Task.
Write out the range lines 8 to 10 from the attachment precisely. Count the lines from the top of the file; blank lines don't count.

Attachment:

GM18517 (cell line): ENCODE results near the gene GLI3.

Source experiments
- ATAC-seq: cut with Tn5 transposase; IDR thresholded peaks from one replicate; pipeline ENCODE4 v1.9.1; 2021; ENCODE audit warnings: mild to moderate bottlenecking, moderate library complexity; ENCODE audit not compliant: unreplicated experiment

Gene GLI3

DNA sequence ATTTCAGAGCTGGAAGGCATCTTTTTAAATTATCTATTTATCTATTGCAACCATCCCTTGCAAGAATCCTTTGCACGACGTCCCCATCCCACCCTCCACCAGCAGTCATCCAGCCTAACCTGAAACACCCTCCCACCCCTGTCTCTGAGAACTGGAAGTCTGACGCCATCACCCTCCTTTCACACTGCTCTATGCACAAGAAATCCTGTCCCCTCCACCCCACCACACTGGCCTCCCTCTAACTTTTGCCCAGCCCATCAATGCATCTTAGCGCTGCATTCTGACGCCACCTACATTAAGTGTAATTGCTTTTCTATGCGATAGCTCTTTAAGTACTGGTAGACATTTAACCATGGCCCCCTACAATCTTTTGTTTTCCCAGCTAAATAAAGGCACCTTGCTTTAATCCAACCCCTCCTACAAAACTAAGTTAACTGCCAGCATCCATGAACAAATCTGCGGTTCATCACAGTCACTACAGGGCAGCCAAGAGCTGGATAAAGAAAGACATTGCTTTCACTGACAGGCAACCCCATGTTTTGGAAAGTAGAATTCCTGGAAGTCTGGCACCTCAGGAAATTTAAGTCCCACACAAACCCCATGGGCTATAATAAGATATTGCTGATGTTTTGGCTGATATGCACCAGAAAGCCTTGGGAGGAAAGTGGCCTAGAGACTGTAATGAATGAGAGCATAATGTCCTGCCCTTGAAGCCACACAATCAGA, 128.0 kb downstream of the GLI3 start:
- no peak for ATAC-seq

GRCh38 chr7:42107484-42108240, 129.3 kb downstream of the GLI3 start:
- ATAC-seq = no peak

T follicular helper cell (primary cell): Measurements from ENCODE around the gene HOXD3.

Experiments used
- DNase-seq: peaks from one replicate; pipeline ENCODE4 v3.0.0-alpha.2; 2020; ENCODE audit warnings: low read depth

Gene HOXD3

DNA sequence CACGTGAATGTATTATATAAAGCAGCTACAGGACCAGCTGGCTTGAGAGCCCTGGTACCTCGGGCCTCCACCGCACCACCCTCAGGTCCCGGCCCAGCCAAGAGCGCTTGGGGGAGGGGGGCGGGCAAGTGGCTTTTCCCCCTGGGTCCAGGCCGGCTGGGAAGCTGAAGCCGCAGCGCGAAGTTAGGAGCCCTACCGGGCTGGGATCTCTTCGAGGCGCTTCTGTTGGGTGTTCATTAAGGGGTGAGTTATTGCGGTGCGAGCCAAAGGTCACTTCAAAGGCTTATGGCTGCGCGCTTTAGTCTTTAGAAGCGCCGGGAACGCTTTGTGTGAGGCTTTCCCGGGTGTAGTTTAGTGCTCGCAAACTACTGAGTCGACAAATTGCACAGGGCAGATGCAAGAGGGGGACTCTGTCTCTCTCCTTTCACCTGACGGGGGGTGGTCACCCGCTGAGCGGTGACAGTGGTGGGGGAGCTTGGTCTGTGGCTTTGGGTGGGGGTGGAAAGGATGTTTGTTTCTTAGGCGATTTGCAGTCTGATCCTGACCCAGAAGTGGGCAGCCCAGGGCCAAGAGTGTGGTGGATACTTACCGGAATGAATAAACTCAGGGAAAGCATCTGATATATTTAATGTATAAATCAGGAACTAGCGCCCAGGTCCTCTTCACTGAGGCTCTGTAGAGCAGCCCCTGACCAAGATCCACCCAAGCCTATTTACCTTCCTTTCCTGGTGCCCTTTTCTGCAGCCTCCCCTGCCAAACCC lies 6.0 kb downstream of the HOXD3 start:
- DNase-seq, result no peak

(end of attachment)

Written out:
- ATAC-seq = no peak

T follicular helper cell (primary cell): Measurements from ENCODE around the gene HOXD3.

Experiments used